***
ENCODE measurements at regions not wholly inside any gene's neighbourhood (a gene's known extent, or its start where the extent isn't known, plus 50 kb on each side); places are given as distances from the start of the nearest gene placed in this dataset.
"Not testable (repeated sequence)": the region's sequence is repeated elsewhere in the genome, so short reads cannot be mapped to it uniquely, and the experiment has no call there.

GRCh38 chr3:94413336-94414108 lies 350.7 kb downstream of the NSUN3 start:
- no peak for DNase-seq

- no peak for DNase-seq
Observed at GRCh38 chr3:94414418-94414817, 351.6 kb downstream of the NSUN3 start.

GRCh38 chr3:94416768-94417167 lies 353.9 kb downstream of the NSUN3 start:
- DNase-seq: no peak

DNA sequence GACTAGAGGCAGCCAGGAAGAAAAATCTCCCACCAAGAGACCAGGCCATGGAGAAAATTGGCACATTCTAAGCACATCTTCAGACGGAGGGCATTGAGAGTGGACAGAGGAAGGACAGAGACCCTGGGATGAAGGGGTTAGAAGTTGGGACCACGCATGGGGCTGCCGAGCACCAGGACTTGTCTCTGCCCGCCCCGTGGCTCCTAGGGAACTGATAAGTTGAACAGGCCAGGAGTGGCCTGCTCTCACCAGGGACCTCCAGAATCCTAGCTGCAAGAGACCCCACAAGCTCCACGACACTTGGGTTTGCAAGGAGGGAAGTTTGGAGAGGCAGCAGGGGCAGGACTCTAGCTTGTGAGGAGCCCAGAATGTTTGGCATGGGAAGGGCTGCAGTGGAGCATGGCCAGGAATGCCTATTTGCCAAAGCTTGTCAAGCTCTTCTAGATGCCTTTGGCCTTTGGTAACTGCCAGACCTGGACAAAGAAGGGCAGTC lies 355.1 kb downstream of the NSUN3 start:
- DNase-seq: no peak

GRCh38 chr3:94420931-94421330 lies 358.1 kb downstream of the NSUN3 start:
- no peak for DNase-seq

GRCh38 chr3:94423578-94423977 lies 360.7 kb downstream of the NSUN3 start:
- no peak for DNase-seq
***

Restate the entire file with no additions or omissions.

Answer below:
ENCODE measurements at regions not wholly inside any gene's neighbourhood (a gene's known extent, or its start where the extent isn't known, plus 50 kb on each side); places are given as distances from the start of the nearest gene placed in this dataset.
"Not testable (repeated sequence)": the region's sequence is repeated elsewhere in the genome, so short reads cannot be mapped to it uniquely, and the experiment has no call there.

GRCh38 chr3:94413336-94414108 lies 350.7 kb downstream of the NSUN3 start:
- no peak for DNase-seq

- no peak for DNase-seq
Observed at GRCh38 chr3:94414418-94414817, 351.6 kb downstream of the NSUN3 start.

GRCh38 chr3:94416768-94417167 lies 353.9 kb downstream of the NSUN3 start:
- DNase-seq: no peak

DNA sequence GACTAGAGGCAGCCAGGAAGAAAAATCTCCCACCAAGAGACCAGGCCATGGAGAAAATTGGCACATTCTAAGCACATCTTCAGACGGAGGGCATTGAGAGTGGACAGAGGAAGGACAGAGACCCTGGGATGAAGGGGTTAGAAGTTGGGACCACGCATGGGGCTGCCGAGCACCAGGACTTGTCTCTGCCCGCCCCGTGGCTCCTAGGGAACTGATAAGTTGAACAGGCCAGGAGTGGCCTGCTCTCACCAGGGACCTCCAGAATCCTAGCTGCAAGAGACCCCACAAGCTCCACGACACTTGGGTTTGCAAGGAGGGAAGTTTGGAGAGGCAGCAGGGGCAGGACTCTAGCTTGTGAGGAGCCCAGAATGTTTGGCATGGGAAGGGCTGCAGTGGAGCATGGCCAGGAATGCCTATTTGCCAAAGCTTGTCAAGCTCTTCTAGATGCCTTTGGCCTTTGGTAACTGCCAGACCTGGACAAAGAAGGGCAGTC lies 355.1 kb downstream of the NSUN3 start:
- DNase-seq: no peak

GRCh38 chr3:94420931-94421330 lies 358.1 kb downstream of the NSUN3 start:
- no peak for DNase-seq

GRCh38 chr3:94423578-94423977 lies 360.7 kb downstream of the NSUN3 start:
- no peak for DNase-seq